For websites like a2mi.social and other apps and services I run, I need to know when there's a problem. But for personal & crowdfunded projects with few (or 1) users, services like Pingdom are expensive and overkill.
So I wrote lightweight-healthcheck, a Bash script which I run periodically (typically every minute or two) via cron. When the service it's checking goes down, I get an email and text message. When it recovers, I get another email & text.
It has some useful features, above & beyond a trivial one-off script one might write to achieve minimum viable monitoring:
- Written in Bash & trivially deployable on Linux or macOS.
- Email & SMS notifications, including date/time and the hostname that sent the alert.
- Mail/SMS alert rate limiting, to avoid blowing through your Twilio/Mailgun quota.
- Customizable delay between first detecting a down condition and sending alert.
- Logging of down/alert/clear events. (Logs are automatically written to
~/.lightweight-healthcheckfor the user running the checks.)
SMS delivery is acheived with Twilio. For emails, the script uses the
mailx tool, and your server will need to be configured correctly to deliver mail. I personally use Mailgun to ensure mail from my servers reaches me reliably. You can set this up for your Linux servers using this guide.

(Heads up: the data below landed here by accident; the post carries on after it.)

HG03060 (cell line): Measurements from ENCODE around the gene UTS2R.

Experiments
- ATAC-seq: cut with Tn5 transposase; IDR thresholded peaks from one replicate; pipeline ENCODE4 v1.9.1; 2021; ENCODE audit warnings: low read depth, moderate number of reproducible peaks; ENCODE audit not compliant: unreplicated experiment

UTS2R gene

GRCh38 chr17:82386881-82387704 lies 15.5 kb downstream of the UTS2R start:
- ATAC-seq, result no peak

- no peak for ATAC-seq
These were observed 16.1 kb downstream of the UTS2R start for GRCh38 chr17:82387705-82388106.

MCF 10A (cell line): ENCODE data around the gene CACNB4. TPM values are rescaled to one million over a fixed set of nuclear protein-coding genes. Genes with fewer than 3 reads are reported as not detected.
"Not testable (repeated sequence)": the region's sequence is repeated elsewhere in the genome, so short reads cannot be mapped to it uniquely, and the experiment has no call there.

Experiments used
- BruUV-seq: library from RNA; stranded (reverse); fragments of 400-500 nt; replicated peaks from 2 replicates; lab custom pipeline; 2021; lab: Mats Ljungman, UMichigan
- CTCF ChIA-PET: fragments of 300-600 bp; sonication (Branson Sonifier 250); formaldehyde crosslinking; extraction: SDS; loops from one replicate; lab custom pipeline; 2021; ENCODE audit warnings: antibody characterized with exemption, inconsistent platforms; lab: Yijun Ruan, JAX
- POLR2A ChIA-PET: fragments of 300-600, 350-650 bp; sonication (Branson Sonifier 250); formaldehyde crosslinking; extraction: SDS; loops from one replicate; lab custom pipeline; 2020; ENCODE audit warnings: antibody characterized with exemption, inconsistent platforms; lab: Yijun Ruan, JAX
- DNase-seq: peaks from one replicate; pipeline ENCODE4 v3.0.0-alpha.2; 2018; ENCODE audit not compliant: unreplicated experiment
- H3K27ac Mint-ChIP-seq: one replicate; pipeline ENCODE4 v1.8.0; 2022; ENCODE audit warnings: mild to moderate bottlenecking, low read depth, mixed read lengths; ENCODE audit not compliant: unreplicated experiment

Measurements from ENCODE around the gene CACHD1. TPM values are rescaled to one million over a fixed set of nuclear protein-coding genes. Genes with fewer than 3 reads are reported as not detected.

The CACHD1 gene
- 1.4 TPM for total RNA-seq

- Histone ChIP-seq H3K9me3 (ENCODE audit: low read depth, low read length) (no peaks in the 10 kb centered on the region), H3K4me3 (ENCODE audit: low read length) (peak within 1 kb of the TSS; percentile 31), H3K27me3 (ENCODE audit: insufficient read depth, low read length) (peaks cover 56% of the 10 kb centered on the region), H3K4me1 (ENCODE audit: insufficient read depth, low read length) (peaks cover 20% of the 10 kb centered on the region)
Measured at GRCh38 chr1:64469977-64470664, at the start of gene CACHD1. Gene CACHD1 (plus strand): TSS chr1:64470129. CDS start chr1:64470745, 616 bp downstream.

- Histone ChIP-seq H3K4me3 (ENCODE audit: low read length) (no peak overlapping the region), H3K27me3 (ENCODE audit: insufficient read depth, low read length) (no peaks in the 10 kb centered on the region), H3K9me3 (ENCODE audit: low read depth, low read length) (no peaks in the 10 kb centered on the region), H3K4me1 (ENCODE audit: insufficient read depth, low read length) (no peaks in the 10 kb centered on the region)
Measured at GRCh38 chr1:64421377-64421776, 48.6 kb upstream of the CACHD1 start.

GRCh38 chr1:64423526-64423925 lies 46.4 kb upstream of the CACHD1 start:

Some tips on writing checks with
-sto silence its output.
--connect-timeoutto a small number (I usually start with 5 seconds, and tweak it from that as needed).
- See stackoverflow.com/a/42873372 for notes on
curl's retry options.
Here are a couple example checks I use for my own services:
# verify that my website is online & serving my home page: curl -s --connect-timeout 5 --max-time 15 --retry 3 --retry-max-time 50 https://www.dzombak.com | grep -c "<title> # Chris Dzombak</title>"
# verify that the a2mi.social streaming API is online: curl -s --connect-timeout 5 https://a2mi.social/api/v1/streaming/health | grep -c OK